Although this mammoth pecan tree is not the largest in the world, nor in Texas, it has the distinction of once having yielded the largest pecan nuts in the world. Robert L. Ripley cited the Jumbo Hollis in his “Believe It or Not” column as requiring the fewest nuts to weigh a pound. When other native pecans averaged 70-80 nuts per pound, Jumbo’s averaged 33.
The name Jumbo Hollis is derived from the tree’s unusually large fruit and from Thomas I. Hollis, the first recorded owner of the tree. Hollis was an early settler and storekeeper in the Bend community, near San Saba. At the 1904 World’s Fair in St. Louis, Jumbo Hollis pecans won a bronze medal for being the largest displayed.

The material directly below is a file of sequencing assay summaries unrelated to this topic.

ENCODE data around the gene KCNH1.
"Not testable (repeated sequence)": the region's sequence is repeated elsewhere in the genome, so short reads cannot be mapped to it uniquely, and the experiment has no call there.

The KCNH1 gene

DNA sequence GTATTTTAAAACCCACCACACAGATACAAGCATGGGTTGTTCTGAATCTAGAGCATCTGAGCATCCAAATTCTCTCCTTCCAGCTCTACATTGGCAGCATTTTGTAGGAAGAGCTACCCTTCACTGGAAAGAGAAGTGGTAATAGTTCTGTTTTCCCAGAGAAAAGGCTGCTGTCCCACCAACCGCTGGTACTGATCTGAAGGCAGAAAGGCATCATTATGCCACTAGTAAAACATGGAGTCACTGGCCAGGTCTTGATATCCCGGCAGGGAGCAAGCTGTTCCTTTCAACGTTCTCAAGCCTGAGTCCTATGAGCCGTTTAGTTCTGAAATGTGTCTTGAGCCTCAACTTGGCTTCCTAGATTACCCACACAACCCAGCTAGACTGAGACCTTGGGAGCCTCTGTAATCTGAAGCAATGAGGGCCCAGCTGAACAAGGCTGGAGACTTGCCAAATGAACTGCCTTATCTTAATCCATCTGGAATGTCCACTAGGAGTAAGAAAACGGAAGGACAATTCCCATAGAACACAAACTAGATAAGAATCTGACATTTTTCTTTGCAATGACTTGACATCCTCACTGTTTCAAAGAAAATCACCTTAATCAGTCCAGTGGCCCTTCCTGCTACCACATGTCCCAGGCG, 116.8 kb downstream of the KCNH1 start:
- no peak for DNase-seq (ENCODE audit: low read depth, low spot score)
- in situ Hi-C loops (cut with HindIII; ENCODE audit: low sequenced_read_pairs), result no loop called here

In the early 1900’s much of its wood was sent throughout the South to be “budded” (grafted) to other pecan trees.
The tree’s record year was 1919, when it produced 1,015 pounds of nuts. So popular were the fruits of this tree that buyers then paid as much as a dollar a pound for them.